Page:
One of the most common sports injuries is a fractured clavicle, or fractured collarbone. Fractures occur from an impact to the shoulder or from a fall onto an outstretched arm. Fractures may be partial or complete, most often fractures require surgical repair and immobilization while they heal.
A tibia fracture results from a rolled ankle with significant weight bearing forces impacting the trauma. Tibia fractures occasionally occur in running and jumping sports involving change of direction. A stress fracture to the tibia, may occur as a result of overuse often associated with a recent increase or high volume of running.
Don’t think that just because you are not suffering from an injury or in pain that you won’t benefit from seeing a physical therapist. An ounce of prevention is worth a pound of cure. One Body, One Choice.
Physical therapy promotes recovery from Achilles tendon injuries by addressing issues such as pain or swelling of the affected area, and any lack of strength, flexibility, or body control. When the condition remains untreated, pain will persist and may result in a complete tear of the Achilles tendon, which often requires surgery to repair.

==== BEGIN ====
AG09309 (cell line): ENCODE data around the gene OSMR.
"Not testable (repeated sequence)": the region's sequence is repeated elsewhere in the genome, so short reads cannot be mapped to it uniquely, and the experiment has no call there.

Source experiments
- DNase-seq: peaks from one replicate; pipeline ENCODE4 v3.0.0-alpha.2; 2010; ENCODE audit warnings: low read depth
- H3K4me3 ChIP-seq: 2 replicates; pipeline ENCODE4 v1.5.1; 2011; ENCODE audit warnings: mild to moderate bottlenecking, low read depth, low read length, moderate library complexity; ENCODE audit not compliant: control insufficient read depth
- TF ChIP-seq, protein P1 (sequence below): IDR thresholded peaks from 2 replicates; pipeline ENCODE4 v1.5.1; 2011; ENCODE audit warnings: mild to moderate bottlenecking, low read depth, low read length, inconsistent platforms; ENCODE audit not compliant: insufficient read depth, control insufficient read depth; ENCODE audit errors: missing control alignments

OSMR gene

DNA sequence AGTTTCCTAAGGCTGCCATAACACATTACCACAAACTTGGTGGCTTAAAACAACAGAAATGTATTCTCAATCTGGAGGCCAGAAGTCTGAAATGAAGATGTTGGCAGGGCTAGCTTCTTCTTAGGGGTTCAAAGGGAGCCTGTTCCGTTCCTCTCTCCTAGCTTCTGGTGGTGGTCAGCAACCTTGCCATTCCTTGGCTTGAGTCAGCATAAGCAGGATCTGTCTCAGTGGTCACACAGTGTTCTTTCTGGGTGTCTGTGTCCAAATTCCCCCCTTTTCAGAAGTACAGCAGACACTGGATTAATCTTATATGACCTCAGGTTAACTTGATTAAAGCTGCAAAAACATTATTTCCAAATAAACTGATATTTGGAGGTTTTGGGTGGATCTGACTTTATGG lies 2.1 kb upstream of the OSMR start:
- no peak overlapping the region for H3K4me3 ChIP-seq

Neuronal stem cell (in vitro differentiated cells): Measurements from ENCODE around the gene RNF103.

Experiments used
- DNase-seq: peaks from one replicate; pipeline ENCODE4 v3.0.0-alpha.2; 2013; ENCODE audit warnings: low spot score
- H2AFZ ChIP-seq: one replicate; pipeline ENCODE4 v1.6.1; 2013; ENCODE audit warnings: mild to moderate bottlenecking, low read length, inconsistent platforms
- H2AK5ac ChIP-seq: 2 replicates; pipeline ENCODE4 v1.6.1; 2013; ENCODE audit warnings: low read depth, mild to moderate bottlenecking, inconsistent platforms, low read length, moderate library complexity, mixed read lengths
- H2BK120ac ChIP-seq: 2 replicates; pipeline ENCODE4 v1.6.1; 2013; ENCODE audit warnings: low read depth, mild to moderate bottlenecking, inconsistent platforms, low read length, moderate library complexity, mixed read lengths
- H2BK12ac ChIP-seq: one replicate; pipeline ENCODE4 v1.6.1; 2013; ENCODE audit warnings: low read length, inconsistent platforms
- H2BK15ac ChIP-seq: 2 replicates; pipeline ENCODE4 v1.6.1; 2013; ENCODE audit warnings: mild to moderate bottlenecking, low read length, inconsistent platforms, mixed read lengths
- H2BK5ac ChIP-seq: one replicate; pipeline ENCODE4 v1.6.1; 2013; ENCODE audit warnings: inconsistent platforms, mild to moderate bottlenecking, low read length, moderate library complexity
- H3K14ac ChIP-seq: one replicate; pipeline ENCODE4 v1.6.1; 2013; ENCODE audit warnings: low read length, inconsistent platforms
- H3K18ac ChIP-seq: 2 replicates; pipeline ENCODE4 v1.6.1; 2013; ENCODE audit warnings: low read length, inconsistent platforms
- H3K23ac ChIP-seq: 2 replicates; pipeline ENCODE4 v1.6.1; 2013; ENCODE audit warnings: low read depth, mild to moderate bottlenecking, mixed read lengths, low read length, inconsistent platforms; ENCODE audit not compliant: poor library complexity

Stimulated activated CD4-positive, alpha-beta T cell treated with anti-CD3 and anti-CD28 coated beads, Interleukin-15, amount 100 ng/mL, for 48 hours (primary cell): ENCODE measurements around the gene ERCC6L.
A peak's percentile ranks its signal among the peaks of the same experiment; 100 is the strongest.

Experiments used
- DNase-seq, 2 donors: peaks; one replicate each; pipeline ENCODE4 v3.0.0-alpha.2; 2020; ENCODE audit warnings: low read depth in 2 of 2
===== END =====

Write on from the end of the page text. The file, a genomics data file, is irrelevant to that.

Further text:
More than two-thirds of runners who injure their hamstrings will re-injure their hamstring within a year. As with most injuries, recurrence results from not treating the injury properly from the onset.
When you’re caring for a newborn, finding time for exercise can be challenging. Hormonal changes can make you emotional and some days you might feel too tired for a full workout. Exercise with your partner, family or friends to stay motivated.
No exercise program will be effective unless you use good form and technique when doing exercises. Take preventive measures to strengthen the knee area, ensuring it stays stay strong and healthy.
People with low back pain who regularly exercise report fewer recurring pain episodes and are more likely to stay active and functional when pain flares.
Plantar fasciitis for runners is characterized by a sharp pain in the heel and arch of the foot. Any nerve pain is clinically known as neuropathy . Little is known as to the exact cause of neuropathic pain, or nerve pain.